Revenue growth in 2023-24 could slow down with a lower nominal GDP growth
The survey has projected a nominal growth rate of 11% for 2023-24. Real GDP growth, according to the survey, is expected to be in the range of 6-6.8%. The first advanced estimate of GDP, which was released by the National Statistical Office (NSO) earlier this month, put nominal GDP growth in 2022-23 at 15.4%. This means that nominal growth is expected to slow down significantly in the next fiscal. Unless there is a significant increase in tax buoyancy – the change in tax collections per unit change in GDP – growth in tax revenues in 2023-24 will likely be lower than what it was in 2022-23. To be sure, the moderation in nominal growth is more because of a decline in inflation rather than a fall in real GDP growth, which as per survey’s baseline projection is likely to be 6.5% next year.
UNION BUDGET 2023: FULL COVERAGE
The government will likely achieve its fiscal deficit target for 2022-23 and consolidate further in FY24
Last year’s Budget estimated fiscal deficit for 2022-23 at 6.4% of GDP. While the Revised Estimate (RE) for fiscal deficit will presented in tomorrow’s budget (and even RE numbers are liable to changes) the survey does drop a hint that the government will be able to achieve its fiscal deficit target for 2022-23. This, the survey suggests, has happened because of buoyant growth in direct taxes and Goods and Services Tax (GST) and limited revenue expenditure, “which should ensure the full expending of the Capex budget within the budgeted fiscal deficit”.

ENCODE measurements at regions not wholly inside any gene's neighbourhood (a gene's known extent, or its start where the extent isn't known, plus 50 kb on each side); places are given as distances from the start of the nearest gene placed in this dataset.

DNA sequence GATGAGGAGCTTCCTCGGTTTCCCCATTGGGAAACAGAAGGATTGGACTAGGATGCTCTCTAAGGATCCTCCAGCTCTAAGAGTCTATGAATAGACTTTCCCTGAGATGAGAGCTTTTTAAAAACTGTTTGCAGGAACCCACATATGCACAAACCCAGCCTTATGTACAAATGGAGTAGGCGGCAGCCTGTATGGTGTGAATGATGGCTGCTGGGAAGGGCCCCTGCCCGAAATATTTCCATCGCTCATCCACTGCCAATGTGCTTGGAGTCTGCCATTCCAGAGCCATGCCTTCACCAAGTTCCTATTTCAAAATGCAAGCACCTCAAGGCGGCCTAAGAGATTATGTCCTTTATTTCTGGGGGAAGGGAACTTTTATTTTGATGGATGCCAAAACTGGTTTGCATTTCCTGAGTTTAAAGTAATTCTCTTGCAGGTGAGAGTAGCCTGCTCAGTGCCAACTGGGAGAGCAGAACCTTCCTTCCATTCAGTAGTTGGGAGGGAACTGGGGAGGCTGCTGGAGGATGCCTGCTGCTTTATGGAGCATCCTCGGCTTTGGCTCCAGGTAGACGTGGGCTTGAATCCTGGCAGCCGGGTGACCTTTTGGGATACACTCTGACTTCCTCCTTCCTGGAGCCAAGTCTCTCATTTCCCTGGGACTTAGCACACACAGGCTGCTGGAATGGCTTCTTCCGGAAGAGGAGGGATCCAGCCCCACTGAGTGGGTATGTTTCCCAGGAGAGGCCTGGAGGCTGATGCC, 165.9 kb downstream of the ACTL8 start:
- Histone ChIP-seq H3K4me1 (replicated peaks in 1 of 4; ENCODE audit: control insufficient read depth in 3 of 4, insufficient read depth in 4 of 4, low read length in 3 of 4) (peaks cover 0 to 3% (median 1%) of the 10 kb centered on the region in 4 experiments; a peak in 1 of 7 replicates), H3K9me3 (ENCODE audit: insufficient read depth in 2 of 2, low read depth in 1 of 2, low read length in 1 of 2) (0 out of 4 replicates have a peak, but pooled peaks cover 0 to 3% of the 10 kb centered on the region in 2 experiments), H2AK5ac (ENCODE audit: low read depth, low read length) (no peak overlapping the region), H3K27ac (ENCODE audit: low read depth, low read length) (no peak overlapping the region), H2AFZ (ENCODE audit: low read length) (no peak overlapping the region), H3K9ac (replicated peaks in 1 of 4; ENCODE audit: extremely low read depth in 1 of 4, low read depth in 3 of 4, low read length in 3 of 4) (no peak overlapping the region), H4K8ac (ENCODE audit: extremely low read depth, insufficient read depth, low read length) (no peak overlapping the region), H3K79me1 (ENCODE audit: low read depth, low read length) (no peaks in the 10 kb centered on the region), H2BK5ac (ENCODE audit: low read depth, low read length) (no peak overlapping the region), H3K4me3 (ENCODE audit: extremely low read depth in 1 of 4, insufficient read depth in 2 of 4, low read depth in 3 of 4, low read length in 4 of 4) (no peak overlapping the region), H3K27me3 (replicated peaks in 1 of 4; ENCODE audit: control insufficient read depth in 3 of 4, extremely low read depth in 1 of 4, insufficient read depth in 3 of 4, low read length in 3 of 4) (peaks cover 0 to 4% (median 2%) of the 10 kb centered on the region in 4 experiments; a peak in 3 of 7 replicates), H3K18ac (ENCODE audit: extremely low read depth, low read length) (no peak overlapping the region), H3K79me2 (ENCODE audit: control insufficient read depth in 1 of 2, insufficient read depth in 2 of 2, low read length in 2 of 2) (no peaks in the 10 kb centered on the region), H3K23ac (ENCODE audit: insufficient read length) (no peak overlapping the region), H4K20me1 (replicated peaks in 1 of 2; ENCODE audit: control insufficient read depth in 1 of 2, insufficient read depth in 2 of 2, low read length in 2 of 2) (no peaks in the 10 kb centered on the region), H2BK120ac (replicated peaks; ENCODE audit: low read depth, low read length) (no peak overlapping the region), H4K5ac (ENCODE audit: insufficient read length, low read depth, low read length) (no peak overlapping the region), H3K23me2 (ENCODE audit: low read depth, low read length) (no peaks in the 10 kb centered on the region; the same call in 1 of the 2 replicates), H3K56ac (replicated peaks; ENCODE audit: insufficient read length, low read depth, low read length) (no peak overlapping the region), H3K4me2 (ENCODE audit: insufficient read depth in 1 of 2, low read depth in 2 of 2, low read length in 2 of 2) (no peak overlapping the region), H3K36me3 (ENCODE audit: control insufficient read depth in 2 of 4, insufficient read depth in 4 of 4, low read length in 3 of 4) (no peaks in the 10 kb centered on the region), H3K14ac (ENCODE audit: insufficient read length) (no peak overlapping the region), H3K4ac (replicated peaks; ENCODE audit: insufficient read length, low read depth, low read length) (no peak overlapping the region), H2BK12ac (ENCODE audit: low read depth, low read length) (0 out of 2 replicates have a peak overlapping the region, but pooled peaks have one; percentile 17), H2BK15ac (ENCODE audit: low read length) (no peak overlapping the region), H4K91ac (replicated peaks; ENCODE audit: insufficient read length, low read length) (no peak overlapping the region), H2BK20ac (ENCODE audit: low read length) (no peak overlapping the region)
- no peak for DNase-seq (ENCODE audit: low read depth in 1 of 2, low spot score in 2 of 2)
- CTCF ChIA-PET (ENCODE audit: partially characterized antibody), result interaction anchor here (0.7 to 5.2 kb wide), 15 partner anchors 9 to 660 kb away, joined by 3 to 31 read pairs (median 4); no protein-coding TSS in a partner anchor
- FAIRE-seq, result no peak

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Focus on disinvestment and asset monetisation programme will continue
One area where the budget has fallen significantly short of its targets in the recent past is disinvestment. For example, the Budget Estimate (BE) for disinvestment receipts in the 2021-22 Budget was ₹1.75 lakh crore, which was brought down to ₹78,000 crore in the RE numbers for 2021-22. BE numbers for 2022-23 put disinvestment receipts at ₹65,000 crore. While the RE numbers for 2022-23 are likely to be lower than this number, the survey suggests that the government’s disinvestment push is likely to continue. The survey, in fact, has tied disinvestment and the asset monetisation programme of the government to the capex tilt in government spending. “A capex thrust in the last two budgets of the Government of India was not an isolated initiative meant only to address the infrastructure gaps in the country. It was part of a strategic package aimed at crowding-in private investment into an economic landscape broadened by the vacation of non-strategic PSEs (disinvestment) and idling public sector assets”, the survey said.